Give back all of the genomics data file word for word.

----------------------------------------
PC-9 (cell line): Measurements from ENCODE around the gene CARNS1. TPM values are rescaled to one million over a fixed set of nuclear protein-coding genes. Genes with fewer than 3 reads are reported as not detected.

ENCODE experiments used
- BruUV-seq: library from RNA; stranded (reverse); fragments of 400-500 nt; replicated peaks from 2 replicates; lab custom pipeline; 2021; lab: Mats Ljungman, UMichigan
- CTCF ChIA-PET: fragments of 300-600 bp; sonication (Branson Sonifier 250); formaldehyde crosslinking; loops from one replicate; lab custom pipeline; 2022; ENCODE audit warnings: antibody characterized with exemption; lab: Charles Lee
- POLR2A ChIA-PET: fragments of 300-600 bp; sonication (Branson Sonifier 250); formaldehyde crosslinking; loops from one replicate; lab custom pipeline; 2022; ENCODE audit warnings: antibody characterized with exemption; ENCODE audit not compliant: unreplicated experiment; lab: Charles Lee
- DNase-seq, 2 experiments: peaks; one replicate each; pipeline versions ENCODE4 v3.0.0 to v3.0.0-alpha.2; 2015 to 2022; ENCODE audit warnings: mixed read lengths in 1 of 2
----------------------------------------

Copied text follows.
PC-9 (cell line): Measurements from ENCODE around the gene CARNS1. TPM values are rescaled to one million over a fixed set of nuclear protein-coding genes. Genes with fewer than 3 reads are reported as not detected.

ENCODE experiments used
- BruUV-seq: library from RNA; stranded (reverse); fragments of 400-500 nt; replicated peaks from 2 replicates; lab custom pipeline; 2021; lab: Mats Ljungman, UMichigan
- CTCF ChIA-PET: fragments of 300-600 bp; sonication (Branson Sonifier 250); formaldehyde crosslinking; loops from one replicate; lab custom pipeline; 2022; ENCODE audit warnings: antibody characterized with exemption; lab: Charles Lee
- POLR2A ChIA-PET: fragments of 300-600 bp; sonication (Branson Sonifier 250); formaldehyde crosslinking; loops from one replicate; lab custom pipeline; 2022; ENCODE audit warnings: antibody characterized with exemption; ENCODE audit not compliant: unreplicated experiment; lab: Charles Lee
- DNase-seq, 2 experiments: peaks; one replicate each; pipeline versions ENCODE4 v3.0.0 to v3.0.0-alpha.2; 2015 to 2022; ENCODE audit warnings: mixed read lengths in 1 of 2